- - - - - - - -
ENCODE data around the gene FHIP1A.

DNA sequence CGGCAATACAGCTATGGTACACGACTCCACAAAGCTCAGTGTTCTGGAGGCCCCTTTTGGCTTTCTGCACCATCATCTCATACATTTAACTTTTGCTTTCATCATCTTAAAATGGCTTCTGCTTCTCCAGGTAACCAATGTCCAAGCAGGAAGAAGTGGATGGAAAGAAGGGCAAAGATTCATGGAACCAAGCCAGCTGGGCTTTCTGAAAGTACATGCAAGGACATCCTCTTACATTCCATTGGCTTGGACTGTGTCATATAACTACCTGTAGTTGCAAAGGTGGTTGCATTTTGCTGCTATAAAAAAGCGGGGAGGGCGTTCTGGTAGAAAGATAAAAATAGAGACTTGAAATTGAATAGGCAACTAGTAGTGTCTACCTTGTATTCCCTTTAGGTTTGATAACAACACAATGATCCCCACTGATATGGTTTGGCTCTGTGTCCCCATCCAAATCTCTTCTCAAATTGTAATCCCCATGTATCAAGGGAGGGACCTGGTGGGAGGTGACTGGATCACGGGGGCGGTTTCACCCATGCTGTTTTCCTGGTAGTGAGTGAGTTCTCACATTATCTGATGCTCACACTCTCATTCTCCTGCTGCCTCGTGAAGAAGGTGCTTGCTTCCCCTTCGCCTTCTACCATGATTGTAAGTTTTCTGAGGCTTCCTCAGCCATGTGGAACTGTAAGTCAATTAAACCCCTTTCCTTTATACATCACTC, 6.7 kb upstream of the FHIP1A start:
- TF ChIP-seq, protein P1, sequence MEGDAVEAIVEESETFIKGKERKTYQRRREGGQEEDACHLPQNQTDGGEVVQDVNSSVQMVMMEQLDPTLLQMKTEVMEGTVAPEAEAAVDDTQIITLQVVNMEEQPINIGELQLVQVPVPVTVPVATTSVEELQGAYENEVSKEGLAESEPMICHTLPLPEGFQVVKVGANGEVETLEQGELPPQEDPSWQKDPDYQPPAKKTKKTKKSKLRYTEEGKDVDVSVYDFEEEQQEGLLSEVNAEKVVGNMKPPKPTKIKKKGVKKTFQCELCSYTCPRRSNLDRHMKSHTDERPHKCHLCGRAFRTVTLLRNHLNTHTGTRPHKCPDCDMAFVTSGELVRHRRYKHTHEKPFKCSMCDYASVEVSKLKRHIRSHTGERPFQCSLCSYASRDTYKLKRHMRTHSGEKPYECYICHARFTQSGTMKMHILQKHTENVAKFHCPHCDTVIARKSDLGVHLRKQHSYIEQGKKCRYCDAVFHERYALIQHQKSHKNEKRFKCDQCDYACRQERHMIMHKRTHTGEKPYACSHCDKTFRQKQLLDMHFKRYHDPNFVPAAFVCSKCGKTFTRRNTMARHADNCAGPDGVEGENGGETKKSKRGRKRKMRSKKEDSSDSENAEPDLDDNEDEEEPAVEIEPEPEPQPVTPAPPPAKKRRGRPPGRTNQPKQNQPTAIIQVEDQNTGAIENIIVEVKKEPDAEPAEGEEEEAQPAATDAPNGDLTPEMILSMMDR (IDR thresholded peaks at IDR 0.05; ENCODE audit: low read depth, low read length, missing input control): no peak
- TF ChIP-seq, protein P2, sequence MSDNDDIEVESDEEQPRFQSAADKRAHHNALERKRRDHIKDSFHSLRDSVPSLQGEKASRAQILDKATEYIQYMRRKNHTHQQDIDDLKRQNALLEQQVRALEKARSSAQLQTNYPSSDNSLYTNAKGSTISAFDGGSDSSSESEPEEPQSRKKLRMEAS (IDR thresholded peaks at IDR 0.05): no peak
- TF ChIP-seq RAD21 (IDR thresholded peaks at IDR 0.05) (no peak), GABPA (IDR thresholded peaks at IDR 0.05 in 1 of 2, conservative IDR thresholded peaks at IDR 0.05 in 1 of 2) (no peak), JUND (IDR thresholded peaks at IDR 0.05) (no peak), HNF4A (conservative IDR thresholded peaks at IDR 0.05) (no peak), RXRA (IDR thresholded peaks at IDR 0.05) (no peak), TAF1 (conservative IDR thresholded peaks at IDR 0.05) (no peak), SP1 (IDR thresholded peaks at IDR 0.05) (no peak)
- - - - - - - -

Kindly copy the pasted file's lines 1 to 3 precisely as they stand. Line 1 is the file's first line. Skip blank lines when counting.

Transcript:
ENCODE data around the gene FHIP1A.

DNA sequence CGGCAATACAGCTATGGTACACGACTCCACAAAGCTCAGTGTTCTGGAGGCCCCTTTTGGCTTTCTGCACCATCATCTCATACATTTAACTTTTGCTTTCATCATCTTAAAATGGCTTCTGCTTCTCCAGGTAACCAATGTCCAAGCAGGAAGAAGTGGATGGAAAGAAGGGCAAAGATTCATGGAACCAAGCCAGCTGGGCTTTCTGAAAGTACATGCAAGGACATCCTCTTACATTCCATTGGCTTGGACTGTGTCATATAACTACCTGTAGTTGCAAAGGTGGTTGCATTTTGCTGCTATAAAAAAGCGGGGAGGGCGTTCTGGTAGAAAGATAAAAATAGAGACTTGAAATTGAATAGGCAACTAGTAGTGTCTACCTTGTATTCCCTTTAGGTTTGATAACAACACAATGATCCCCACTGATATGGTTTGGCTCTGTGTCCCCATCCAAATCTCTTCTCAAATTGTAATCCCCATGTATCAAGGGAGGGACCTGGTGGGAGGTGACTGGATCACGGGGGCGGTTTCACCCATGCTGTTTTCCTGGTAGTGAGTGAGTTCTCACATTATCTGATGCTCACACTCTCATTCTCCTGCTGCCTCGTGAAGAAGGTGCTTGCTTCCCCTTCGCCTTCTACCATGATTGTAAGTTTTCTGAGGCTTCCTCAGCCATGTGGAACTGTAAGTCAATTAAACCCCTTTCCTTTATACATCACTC, 6.7 kb upstream of the FHIP1A start:
- TF ChIP-seq, protein P1, sequence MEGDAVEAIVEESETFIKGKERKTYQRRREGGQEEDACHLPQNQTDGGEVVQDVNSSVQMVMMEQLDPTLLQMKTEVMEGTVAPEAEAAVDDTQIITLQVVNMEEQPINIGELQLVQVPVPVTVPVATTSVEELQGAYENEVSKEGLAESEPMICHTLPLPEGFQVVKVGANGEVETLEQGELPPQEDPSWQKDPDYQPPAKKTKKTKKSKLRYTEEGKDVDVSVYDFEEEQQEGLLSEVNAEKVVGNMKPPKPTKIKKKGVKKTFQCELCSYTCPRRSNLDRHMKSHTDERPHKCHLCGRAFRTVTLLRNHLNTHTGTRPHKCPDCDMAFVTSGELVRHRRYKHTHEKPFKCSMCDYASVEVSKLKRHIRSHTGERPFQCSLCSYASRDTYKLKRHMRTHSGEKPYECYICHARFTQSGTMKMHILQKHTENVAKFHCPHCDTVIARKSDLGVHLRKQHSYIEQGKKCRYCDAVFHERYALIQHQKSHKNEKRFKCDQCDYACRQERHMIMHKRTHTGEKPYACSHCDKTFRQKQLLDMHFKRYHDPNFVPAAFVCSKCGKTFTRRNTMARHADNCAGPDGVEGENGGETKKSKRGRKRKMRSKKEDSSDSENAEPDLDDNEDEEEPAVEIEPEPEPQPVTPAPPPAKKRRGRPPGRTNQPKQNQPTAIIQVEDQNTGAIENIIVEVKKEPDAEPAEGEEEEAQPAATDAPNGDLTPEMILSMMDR (IDR thresholded peaks at IDR 0.05; ENCODE audit: low read depth, low read length, missing input control): no peak